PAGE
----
4 Types of Projects You Need in Your Data Science Portfolio

Landing a data science job isn’t easy, but these projects can increase your chances.
Headshot of Sara A. Metwalli
Sara A. Metwalli
Expert Columnist
August 2, 2021
Updated: August 9, 2021
Headshot of Sara A. Metwalli
Sara A. Metwalli
Expert Columnist
August 2, 2021
Updated: August 9, 2021

Although data science is a rapidly growing field, the number of competing job seekers seems to increase exponentially year over year. So, even though demand for qualified data scientists is high, finding a job in the field remains extremely difficult. In order to get a job, you’ll need to stand out among hundreds, if not thousands, of other applicants.

As a data scientist, you need to have a strong portfolio that clearly demonstrates your technical skill set as well as your soft skills. Most importantly, your portfolio needs to prove you’re hungry to learn.

4 Types of Data Science Projects You Need in Your Portfolio

  • Data Cleaning
  • Exploratory Data Analysis
  • Data Visualization
  • Machine Learning

The umbrella term “data science” covers many topics, including all subfields of machine learning, computer version, artificial intelligence and natural language processing.

Despite the variety of sub-disciplines, in order to prove your value as a candidate, you only need to demonstrate your abilities in the core competencies of data science. Here are four projects that will make you stand out in a crowd and help you land your dream job.

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Data Cleaning

As a data scientist, you’ll probably spend close to 80 percent of your time cleaning data. You can’t build an efficient, solid model on a data set that’s disorganized.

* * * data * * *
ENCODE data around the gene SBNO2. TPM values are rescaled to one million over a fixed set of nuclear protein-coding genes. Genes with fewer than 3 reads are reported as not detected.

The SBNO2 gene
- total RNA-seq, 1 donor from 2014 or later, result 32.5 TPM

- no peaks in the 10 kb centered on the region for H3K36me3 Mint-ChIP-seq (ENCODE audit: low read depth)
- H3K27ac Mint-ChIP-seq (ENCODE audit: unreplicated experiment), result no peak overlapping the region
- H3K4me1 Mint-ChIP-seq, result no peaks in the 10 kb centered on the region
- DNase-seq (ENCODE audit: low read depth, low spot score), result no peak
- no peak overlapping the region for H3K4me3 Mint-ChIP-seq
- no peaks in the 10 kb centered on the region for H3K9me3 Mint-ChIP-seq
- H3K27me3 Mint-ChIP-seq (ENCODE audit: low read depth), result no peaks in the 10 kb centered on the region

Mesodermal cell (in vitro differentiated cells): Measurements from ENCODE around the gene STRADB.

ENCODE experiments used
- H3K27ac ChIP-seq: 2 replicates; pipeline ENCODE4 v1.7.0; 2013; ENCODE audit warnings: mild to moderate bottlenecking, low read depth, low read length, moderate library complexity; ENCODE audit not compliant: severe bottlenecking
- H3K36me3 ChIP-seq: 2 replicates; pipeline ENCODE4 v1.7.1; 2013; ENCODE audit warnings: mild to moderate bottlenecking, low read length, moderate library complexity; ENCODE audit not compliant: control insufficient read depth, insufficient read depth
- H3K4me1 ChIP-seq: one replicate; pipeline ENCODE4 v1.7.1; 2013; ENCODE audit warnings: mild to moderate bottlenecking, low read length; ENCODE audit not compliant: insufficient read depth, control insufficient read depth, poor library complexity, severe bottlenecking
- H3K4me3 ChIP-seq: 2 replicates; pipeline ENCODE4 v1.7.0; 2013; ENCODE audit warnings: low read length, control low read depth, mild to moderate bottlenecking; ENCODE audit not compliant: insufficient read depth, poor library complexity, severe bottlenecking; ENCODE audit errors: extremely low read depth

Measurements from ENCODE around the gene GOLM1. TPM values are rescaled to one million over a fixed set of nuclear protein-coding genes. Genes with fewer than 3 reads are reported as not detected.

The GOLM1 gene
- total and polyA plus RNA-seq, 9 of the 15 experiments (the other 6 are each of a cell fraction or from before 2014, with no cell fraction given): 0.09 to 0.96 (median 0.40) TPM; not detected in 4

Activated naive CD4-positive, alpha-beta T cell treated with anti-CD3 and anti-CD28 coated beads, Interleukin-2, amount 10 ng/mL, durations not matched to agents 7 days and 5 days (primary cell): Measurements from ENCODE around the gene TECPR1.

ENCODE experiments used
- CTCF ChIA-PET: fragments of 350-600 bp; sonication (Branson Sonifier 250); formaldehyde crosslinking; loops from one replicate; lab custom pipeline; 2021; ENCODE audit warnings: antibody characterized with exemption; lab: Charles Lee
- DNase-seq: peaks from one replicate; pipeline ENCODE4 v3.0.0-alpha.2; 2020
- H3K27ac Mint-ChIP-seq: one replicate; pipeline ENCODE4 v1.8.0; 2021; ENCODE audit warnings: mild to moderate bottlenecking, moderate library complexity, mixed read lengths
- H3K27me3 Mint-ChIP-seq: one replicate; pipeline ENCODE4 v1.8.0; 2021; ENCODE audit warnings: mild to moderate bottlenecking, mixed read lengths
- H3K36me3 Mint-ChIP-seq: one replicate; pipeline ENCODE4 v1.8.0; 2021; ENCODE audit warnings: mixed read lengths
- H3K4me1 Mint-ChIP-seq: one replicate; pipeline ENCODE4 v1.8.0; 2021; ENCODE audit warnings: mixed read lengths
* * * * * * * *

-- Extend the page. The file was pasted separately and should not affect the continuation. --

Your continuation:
When you’re cleaning your data, it can take you hours upon hours of research to figure out each column's purpose in the data set. Sometimes after hours—and even days—of cleaning, you discover the data set you’re analyzing isn’t really suitable for what you’re trying to achieve!

Then, you’ll need to start the process all over again.

Cleaning data can be a frustrating and daunting task. It is, however, an essential part of every data science job. To make it less daunting (and more efficient) you need practice and there are data sets out that can help.

When you’re looking for a good candidate for data cleaning projects, you need to make sure the data set:

  • is spread over multiple files.

  • has a lot of nuances, null values and many possible cleaning approaches.

  • requires a good amount of research to fully understand.

  • needs to be as close to a real-life application as possible.

We can often find good data sets for cleaning—messy sets as I call them—on websites that collect and aggregate data sets. These kinds of websites collect data from various sources without sorting them out, which makes them great candidates for cleaning projects.

Where to Find Data Sets

  • Data.world
  • Data.gov
  • Reddit data sets

 

Exploratory Data Analysis

Once your data is clean and organized, you’ll need to perform exploratory data analysis (EDA), one of the important steps in every data science project. There are many benefits of performing EDA, including:

  • Maximizing data set insights